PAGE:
When there is less choice and more restrictions, it’s sure to have an impact on the market and the business of mortgages. Perhaps I am na├»ve but I feel that some bank lenders still don’t understand the broker channel and what we offer. Possibly they feel threatened or maybe they want to support their own proprietary channels first.

Banks have been under intense scrutiny from OSFI and the Minister of Finance over the last few years and costs of capital have increased. With limited amounts of capital, lenders look to put it towards the best risk-weighted returns.

So what does this all mean? It means that lenders are both being selective and increasingly sensitive to their costs. It also means that mortgage brokers must continue to demonstrate the immense value we have among mortgage consumers. There are still approximately $1.2 trillion worth of mortgages outstanding and hundreds of thousands of housing starts and resales each year. Even in the wake of increased guidelines and fewer lenders to choose from, our role as a client's advocate is NOT going away and Canadians still need mortgages.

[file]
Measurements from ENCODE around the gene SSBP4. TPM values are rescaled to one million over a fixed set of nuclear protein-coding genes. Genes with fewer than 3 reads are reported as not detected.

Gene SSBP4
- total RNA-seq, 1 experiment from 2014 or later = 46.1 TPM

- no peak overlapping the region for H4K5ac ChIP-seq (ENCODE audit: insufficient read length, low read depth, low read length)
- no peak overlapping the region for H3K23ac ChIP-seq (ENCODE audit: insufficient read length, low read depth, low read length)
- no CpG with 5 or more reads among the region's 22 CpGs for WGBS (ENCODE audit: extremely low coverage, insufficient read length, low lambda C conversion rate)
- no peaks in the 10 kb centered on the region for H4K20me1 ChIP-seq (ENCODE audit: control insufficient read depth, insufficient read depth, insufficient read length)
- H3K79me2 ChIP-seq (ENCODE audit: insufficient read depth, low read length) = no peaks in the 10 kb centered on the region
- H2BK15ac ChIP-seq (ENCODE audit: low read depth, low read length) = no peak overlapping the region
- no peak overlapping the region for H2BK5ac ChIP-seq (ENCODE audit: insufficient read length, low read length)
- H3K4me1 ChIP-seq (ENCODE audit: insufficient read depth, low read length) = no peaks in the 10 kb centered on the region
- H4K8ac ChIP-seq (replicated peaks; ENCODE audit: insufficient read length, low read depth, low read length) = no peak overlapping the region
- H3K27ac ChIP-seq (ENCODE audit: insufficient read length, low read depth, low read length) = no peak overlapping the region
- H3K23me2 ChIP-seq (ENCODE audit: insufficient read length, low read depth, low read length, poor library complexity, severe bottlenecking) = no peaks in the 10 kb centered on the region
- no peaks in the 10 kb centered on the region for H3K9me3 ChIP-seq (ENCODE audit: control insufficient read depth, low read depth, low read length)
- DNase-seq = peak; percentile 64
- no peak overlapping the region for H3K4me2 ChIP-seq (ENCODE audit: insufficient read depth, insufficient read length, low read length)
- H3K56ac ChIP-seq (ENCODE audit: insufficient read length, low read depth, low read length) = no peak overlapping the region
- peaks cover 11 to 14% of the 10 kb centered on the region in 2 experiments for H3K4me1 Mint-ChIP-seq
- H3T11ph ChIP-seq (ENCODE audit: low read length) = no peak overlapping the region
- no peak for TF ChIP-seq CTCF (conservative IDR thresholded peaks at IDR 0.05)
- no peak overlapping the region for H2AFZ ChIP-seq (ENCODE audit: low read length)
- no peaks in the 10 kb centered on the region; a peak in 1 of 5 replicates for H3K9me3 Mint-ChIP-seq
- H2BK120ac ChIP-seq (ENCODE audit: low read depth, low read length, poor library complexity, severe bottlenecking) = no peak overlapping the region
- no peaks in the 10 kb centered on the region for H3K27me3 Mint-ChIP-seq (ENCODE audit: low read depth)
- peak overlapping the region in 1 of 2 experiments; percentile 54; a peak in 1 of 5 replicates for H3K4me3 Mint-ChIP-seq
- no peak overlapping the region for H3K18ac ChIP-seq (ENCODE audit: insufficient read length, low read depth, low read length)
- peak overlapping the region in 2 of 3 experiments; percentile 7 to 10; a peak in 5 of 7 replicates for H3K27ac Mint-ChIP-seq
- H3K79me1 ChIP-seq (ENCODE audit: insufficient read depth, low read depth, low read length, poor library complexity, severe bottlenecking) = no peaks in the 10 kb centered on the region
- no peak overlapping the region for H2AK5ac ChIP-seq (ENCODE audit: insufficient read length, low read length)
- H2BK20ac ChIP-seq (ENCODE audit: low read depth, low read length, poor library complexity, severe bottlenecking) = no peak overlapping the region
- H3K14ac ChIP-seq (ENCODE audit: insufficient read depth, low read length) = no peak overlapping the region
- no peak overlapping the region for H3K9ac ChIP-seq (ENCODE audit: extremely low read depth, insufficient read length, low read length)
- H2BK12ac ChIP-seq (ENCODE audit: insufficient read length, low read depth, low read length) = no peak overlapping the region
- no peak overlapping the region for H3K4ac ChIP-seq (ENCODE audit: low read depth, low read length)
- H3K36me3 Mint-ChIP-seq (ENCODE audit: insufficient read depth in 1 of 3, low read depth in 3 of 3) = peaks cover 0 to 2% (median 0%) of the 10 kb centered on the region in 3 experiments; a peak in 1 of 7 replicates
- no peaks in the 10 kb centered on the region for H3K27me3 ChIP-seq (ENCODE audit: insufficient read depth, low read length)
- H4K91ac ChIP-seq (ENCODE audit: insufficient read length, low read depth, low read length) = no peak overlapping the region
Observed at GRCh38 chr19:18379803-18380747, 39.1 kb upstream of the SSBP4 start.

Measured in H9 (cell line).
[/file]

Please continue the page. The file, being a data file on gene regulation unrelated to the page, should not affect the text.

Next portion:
We are incredible partners for lenders.  We represent distribution as well as quality control.  We must continue to offer feedback on clients’ wants and needs so customers are well-served, which is a positive reflection on mortgage brokers as a whole. We MUST support those who support us.
So what can we do? We can be proud of the work we do with our customers. We can be proud of our profession. We can be willing to work a little harder and a little smarter and continue to offer real value to our customers and to our lenders.

Wednesday, August 15, 2012

Can Canada have it all?